Other no-cost seaport activities include admiring the historic schooners and lavish yachts docked in the marina, looking for tarpon and manatees in the water, and watching the fishermen return to dock and clean their daily catch.

If you have a little money to spend:

The Historic Seaport is home to a multitude of eating and drinking establishments specializing in fresh seafood. The iconic Half Shell Raw Bar, housed in a former shrimp packing facility on the wharf, offers daily happy hour food and drink specials. With a casual, open-air atmosphere and license-plate décor, the Half Shell is a favorite watering hole of the local fishermen. Grab a stool at the bar and order the buffalo shrimp and a cold one. If Laura is working, tell her I sent you.

Cost: $5.50 buffalo shrimp basket, 2-for-1 drinks (from 4:30 to 6:30 daily)

When you’re ready to splurge:

Depart from the Historic Seaport on your own sea adventure. If you want to catch your own dinner, fishing charters leave from Pier A at the foot of Margaret Street for open sea or flats fishing trips. Or try another water sport like diving, snorkeling, parasailing, or kayaking, found all along the Harbor Walk.

Cost: Varies widely, plan on $600+ for a private fishing charter or $40+ for a snorkeling excursion

Tarpon swimming along the Harbor Walk

Tarpon swimming along the Harbor Walk

Inside Civil war-era Fort Zachary Taylor

Inside Civil war-era Fort Zachary Taylor

4. Fort Zachary Taylor State Park

Under $5:

Its centerpiece may be the fort after which it is named, but Fort Zachary Taylor State Park is a favorite of many for its beach, snorkeling and views. The fort served as the base for U.S. Navy blockade operations during the Civil War, when Key West remained under Union control. Catch a free guided tour at noon or take the self-guided tour any time until 5:00 p.m. to see the fort’s gun rooms and artillery collection. Bring your beach bag and snorkeling gear for a swim in the ocean when you’re done. Stay for sunset. The park has a concession stand if you get hungry or thirsty.

Cost: $2.50 for bicyclists and pedestrians; $4.50 for single-occupancy vehicles, $6.50 for 2-8 passenger vehicles

When you’re ready to splurge:

If your visit to Fort Zachary Taylor State Park leaves you wanting more, you’ll want to visit Dry Tortugas National Park. Getting to what is one of the most remote U.S. National Parks is not easy or cheap – you have travel by seaplane or boat 70 miles into the Gulf of Mexico – but you will be rewarded with more military history, more fort, and more snorkeling. Massive Fort Jefferson sits in the middle of a tiny archipelago of sandy, bird-filled beaches and waters teeming with marine life. The masonry structure was built during the mid-1800s and used as a Union prison during the Civil War. Day trips to the park generally include lunch and snorkeling gear. Camping is available, but you better bring everything you need, including water; they’re called “Dry” Tortugas for a reason.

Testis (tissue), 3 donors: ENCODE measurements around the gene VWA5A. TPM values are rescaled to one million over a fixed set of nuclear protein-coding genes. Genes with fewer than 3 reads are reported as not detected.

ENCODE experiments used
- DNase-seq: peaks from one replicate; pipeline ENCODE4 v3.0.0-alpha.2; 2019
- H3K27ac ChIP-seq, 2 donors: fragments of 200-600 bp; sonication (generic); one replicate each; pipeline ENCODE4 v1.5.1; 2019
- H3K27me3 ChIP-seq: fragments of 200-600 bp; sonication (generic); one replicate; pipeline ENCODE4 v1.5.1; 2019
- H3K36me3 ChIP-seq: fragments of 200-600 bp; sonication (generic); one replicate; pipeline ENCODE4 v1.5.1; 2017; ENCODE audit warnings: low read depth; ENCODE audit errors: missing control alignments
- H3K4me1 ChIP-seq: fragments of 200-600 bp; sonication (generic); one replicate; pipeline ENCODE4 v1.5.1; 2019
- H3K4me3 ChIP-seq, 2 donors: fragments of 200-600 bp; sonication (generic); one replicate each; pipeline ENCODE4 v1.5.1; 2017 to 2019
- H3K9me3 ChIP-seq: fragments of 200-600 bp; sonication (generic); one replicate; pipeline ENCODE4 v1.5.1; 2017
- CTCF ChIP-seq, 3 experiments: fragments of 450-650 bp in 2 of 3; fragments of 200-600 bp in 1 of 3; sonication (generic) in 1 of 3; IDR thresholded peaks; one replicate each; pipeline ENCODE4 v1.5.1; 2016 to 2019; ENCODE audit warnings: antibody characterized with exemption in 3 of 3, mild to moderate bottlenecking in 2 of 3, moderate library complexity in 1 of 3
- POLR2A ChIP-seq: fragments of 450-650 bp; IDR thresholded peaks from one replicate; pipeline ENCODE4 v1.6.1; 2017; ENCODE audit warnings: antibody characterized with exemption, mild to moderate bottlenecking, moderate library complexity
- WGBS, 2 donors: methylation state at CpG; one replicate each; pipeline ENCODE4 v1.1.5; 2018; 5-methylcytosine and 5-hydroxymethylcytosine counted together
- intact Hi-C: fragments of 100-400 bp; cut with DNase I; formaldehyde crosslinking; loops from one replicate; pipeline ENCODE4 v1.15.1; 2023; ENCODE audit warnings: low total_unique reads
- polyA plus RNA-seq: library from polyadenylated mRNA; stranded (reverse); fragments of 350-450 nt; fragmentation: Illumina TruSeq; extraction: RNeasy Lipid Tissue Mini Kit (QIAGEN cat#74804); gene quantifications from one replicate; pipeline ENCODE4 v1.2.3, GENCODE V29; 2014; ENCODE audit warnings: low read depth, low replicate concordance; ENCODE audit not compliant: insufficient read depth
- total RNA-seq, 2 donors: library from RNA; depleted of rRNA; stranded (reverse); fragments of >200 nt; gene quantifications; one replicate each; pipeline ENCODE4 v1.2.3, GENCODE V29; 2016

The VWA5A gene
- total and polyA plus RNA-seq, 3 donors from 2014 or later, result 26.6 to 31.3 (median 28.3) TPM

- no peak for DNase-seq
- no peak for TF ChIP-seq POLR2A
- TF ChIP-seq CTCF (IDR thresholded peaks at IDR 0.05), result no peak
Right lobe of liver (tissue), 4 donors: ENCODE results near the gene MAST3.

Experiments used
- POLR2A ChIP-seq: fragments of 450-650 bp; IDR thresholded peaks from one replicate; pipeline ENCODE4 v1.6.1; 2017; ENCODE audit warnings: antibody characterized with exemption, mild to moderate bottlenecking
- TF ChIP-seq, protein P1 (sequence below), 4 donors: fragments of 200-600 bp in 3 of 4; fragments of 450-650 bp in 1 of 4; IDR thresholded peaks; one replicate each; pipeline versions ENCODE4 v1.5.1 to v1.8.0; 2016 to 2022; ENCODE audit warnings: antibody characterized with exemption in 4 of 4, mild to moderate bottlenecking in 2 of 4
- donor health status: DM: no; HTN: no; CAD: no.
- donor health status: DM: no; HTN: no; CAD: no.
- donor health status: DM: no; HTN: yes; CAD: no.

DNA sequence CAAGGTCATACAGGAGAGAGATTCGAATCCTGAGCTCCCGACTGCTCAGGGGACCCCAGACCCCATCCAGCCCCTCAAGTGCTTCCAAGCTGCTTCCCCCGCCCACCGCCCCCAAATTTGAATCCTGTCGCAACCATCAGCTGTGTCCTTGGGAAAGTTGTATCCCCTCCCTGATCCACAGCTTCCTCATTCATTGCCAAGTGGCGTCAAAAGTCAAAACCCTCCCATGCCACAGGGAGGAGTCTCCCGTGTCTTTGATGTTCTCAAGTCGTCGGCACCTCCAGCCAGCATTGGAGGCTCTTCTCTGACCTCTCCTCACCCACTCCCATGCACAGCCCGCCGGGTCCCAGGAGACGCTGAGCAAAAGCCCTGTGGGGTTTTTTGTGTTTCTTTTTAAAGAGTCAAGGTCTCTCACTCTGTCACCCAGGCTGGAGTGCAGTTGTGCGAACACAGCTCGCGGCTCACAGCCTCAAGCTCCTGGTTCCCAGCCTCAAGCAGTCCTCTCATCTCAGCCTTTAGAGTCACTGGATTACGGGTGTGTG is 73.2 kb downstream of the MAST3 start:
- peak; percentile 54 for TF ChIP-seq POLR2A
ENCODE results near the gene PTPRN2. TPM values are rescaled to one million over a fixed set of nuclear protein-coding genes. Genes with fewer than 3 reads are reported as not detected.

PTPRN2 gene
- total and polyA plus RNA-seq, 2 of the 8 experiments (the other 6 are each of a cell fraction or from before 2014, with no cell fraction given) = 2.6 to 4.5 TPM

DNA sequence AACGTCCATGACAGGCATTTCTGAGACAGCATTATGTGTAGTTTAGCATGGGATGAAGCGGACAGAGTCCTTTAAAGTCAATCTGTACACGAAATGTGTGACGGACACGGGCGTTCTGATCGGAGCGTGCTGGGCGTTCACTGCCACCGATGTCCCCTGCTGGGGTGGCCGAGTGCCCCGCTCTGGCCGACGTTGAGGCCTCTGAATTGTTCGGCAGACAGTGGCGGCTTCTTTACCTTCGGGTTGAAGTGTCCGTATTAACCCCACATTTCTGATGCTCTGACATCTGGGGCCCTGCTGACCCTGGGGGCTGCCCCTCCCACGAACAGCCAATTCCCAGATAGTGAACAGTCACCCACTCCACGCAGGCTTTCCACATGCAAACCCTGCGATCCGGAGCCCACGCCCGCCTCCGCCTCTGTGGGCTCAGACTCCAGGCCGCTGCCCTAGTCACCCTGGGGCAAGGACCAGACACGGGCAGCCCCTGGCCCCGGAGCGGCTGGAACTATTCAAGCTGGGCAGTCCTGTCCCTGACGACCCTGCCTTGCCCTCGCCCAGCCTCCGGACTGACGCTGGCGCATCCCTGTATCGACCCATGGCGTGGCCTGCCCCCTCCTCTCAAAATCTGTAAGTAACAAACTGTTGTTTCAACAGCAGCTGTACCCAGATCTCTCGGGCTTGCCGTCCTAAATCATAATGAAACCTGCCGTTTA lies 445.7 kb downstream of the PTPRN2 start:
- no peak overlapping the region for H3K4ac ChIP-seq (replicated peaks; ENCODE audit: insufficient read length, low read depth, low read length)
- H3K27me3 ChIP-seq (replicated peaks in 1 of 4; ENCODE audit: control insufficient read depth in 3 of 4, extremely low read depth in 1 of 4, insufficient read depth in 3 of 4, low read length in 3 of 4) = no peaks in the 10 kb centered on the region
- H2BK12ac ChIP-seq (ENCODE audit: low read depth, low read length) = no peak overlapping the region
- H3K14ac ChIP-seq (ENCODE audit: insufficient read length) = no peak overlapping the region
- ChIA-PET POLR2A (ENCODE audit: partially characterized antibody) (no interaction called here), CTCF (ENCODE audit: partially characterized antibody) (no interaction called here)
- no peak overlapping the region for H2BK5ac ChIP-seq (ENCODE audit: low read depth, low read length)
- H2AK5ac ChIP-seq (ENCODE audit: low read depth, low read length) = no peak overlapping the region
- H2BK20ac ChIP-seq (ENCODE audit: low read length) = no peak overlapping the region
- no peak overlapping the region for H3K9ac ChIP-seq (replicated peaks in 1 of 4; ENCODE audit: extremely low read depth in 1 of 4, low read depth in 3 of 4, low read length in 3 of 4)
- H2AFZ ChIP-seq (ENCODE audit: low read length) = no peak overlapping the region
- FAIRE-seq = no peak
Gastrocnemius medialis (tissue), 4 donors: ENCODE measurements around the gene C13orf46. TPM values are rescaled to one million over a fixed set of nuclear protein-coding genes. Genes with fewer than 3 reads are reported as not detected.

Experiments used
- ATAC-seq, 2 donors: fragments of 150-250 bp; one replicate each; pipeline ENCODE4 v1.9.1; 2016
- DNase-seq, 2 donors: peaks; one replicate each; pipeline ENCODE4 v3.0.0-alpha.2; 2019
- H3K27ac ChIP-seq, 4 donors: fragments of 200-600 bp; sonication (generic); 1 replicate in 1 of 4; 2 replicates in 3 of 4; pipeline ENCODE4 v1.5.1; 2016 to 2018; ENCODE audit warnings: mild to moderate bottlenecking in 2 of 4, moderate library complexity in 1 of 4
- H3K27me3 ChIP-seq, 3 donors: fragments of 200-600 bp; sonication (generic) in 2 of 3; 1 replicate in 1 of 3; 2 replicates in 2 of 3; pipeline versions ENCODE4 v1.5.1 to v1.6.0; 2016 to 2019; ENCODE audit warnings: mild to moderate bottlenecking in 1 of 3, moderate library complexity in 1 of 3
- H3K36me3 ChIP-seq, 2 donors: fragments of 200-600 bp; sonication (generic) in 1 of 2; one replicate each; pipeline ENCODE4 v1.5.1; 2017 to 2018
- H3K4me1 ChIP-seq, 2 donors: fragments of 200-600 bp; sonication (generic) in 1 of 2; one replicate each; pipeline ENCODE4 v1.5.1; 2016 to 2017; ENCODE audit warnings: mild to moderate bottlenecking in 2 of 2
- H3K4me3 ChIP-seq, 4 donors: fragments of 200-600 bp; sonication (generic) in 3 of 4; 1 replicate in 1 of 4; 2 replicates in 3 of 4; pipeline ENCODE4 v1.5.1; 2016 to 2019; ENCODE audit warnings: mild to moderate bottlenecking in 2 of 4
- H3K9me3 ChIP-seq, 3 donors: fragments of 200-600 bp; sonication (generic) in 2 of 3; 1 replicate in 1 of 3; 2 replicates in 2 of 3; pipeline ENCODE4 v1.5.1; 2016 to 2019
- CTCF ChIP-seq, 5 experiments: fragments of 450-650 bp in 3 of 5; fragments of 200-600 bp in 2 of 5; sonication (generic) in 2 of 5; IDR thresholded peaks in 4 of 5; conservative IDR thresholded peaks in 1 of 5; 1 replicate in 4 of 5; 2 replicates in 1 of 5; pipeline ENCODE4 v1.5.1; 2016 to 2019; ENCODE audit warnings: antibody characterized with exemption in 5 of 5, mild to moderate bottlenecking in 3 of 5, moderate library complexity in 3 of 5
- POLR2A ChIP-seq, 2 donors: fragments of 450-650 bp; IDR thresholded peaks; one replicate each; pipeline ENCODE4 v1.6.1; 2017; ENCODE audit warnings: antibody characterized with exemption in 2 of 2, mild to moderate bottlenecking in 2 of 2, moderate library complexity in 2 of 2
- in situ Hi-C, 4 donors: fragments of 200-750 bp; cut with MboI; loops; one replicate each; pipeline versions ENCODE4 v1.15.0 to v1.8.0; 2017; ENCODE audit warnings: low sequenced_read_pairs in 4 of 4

Cost: $165 round-trip via high-speed ferry (2-1/2 hours each way); $265-465 round-trip via seaplane (40 minutes each way)

The beach at Fort Zachary Taylor State Park

The beach at Fort Zachary Taylor State Park

Mallory Square is home to Key West's nightly sunset festival

Mallory Square is home to Key West's nightly sunset festival

5. Sunset at Mallory Square

Free:

Key West long has been celebrated for its sunsets. Today’s Sunset Celebration at Mallory Square started as a daily gathering of hippies in the 1960s and became a legitimate street festival somewhere along the way. Legend has it that, long before the hippies, Tennessee Williams started the tradition of applauding the sunset from Mallory Square. The crowd still claps at the precise moment the sun slides below the horizon. In the mean time, street performers and craft vendors keep them entertained.

If you have a little money to spend:

Head over to the south side of the Island to the Afterdeck Bar at Louie’s Backyard. Louie’s is an elegant restaurant housed in an oceanfront Victorian mansion. The Afterdeck Bar out back hangs out over the ocean and makes a great spot to watch the sky explode into a million colors at sunset. Have a drink and an appetizer. If Marcy is working, tell her I say hello.

Cost: $8.75 for conch fritters; $8.00 for Louie’s red sangria

When you’re ready to splurge:

Put a Key West sunset cruise on your bucket list. Back at the seaport, you have plenty to choose from. There are catamaran party cruises with live music and dancing; there are pirate-themed cruises. A sunset cruise on the Western Union or another historic schooner is a spectacular way to end the day in Key West.

Cost: Varies; plan on spending $40 or more

A Key West sunset sail

A Key West sunset sail

Key West: Where to Go

© 2015 Deborah Neyens

Related Articles